How did Michael Gerson die? Washington Post columnist cause of death Explained

How did Michael Gerson die? Washington Post columnist cause of death Explained

Former speechwriter for President George W. Bush and Washington Post op-ed columnist Michael Gerson passed away. The MedStar Georgetown University Hospital in Washington broke the news early on Thursday. Age-wise, he was 58. Let’s see how did Gerson die? what happened? and what was his cause of death.

How did Michael Gerson die?

Michael Gerson, a former speechwriter for former President George W. Bush and a columnist for more than 20 years at the Washington Post who discussed conservative politics and faith, passed away on Thursday at a hospital in Washington, according to the Post’s obituary.

Gerson passed away at the age of 58 from cancer-related complications.

Michael Gerson cause of death

Gerson’s longtime friend and former coworker Peter Wehner told the Post that complications from cancer were to blame for his passing. In 2013, Gerson received a diagnosis of slow-growing kidney cancer.

However, it appears that little can be spoken at this moment until the family issues a formal statement regarding the situation. As always, once this news is verified, we will look into it and notify you.

We must therefore wait until the family members have had the time and space to process this enormous loss.

Bush shared his condolences for Michael Gerson death

The Post claims that Gerson and Bush, who was likewise devout, had a close relationship.

Bush expressed his “heartbreak” over Gerson’s passing on Thursday in a statement.

He was a fantastic writer, and Bush said he was fortunate to have him as his chief speechwriter and trusted advisor for so long. “His large heart added to his sharp mind. As a result, Mike used the power of the pen to advance good policy rather than merely writing about it.

Throughout his presidency, Gerson assisted Bush in developing well-known and impactful speeches in response to various events.

Softer times also occurred. Gerson compared democracy to a “seed upon the wind, taking root in many nations” in Bush’s first inaugural speech.

He was also the author of the well-known Bush quote from a campaign speech promising to put an end to “the soft bigotry of low expectations” in minority and low-income children’ education.

Gerson wrote several speeches for Bush after the 9/11 attacks as the nation struggled to deal with the tragedy.

Bush stated on September 14, 2001, “With only three days having passed since these events, Americans do not yet have the distance of history.” But our duty to history is already clear: we must respond to these assaults and purge the world of evil.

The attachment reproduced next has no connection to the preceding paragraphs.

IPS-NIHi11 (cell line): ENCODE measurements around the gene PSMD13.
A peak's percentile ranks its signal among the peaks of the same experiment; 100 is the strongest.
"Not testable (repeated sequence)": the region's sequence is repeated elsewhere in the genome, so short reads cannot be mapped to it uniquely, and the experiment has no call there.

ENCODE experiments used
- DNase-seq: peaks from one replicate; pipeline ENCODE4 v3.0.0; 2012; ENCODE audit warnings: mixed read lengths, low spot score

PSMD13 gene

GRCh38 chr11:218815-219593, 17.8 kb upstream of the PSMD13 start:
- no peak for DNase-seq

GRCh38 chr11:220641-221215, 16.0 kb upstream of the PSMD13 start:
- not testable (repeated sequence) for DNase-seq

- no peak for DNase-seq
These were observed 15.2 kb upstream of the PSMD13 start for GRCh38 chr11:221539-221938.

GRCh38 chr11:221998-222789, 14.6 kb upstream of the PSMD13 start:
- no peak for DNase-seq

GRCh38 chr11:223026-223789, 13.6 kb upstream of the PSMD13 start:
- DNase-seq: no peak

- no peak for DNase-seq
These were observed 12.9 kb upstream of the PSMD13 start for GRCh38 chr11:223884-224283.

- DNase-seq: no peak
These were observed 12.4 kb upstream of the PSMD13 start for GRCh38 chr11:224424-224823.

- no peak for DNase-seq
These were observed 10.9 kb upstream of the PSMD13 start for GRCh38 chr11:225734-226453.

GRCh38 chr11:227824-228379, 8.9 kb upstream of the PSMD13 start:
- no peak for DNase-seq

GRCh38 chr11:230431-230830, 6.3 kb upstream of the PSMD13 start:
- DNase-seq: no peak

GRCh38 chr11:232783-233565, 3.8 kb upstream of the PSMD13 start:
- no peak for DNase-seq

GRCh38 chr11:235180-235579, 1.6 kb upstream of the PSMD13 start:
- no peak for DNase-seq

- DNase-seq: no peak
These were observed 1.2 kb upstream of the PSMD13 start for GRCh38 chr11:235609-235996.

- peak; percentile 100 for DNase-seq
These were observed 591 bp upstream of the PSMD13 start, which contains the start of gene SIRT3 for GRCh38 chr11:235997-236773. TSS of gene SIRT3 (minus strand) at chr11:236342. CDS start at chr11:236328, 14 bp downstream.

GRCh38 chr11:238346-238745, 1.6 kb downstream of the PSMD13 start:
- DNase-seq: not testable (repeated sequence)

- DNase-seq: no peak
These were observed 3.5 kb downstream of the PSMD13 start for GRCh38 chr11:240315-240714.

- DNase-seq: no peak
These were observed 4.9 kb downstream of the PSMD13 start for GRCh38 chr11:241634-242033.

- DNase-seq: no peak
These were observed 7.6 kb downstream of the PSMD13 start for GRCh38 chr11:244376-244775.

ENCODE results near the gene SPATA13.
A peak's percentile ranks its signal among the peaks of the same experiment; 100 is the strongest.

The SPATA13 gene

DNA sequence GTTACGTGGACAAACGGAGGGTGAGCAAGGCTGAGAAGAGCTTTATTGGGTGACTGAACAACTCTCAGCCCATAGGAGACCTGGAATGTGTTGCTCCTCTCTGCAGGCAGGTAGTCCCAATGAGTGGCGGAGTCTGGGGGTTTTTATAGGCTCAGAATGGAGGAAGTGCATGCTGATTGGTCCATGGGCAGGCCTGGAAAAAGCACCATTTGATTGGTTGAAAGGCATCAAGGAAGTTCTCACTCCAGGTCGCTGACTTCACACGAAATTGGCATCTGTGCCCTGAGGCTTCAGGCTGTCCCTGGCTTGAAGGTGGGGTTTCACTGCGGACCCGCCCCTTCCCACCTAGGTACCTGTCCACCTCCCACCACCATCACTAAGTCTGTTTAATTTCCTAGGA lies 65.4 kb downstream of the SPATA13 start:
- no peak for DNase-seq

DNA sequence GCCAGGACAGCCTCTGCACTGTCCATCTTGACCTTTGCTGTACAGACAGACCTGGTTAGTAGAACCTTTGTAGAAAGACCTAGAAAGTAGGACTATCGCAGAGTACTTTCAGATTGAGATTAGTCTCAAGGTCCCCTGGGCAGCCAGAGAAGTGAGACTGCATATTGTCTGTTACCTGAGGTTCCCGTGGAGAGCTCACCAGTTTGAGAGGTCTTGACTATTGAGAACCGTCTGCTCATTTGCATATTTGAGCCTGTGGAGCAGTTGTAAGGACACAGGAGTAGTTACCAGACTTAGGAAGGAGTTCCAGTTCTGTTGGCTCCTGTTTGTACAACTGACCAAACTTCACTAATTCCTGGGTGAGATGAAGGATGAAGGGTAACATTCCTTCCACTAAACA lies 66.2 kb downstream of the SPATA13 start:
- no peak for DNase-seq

Gerson’s defining moral and religious convictions

Bush’s address on September 14 combined Gerson’s hallmark views on religion and morals with a solace-seeking message to Americans: “Grief and tragedy and hostility are only for a while.”

Bush declared that “goodness, memory, and love have no limit.” And everyone who dies or experiences grief is held by the Lord of life.

Gerson, however, also encouraged the Bush administration to invade Iraq in 2003 on the grounds of untrue claims made at the time that the country in the Middle East contained WMDs.

Gerson’s books

The Post claims that Gerson never acknowledged remorse for encouraging the United States to invade Iraq and maintained that it was crucial for the country to combat terrorism in a 2007 biography.

In 2007, Gerson started working for the Post. He published twice-weekly essays, some of which were critical of former presidents Obama and Trump.

On May 15, 1964, Gerson was born in Belmar, New Jersey. Several books were also written by Gerson in addition to his essays.

Who was Michael Gerson?

In 1999, the political writer began working for the Bush campaign. Gerson shaped the former president’s rhetoric in the weeks following the 9/11 terrorist attacks while working as a copywriter for Bush.

Gerson departed the Bush administration in 2006 to pursue other writing and policy work, coining words like “the armies of compassion,” “the soft bigotry of low expectations,” and “the axis of Evil.”

Later, in 2007, he became a member of the Post, where he contributed twice-weekly essays on conservative politics and religion.

His wife, Dawn Soon Miller, their sons, Michael and Nicholas, as well as his two brothers, survive him.

The news was first reported by The Washington Post.

Tribute to Gerson

Joe Rossi said,

I grieve for Michael Gerson’s family and friends who loved him. But his passing is appropriate to remind that conservatives have co-opted, if not outright stolen, the consensus liberal position on the Iraq War they once loudly insisted support for determined how American you are.

Tom Gjelten said,

Michael Gerson embodied a moral and genuinely Christian approach to politics. And he was a beautiful writer.

Paul D. Miller said,

Heartbroken to hear of Michael Gerson’s passing. I never met him but often felt I was meeting a kindred soul in his writing. I’d long wanted to interview him about writing Bush’s Second Inaugural Address, one of the greatest (and most misunderstood) speeches of recent history.

Jim Kessler said,

.@ktumulty on the passing of Michael Gerson and grace with a dash of salt.

Jan Kravitz said,

Michael Gerson – Washington Post Conservative Columnist at Washington National Cathedral- beautiful sermon on being a Christian and living with depression. Watch for someone you know and love or for yourself. ❤️🙏Mr. Gerson passed away today from cancer.

Janice Sunseri said,

Well, 18 years is a window that closed too quickly. But, my son, those days have been the greatest wonder and privilege of my life. And there will always be a room for you.~ Michael Gerson

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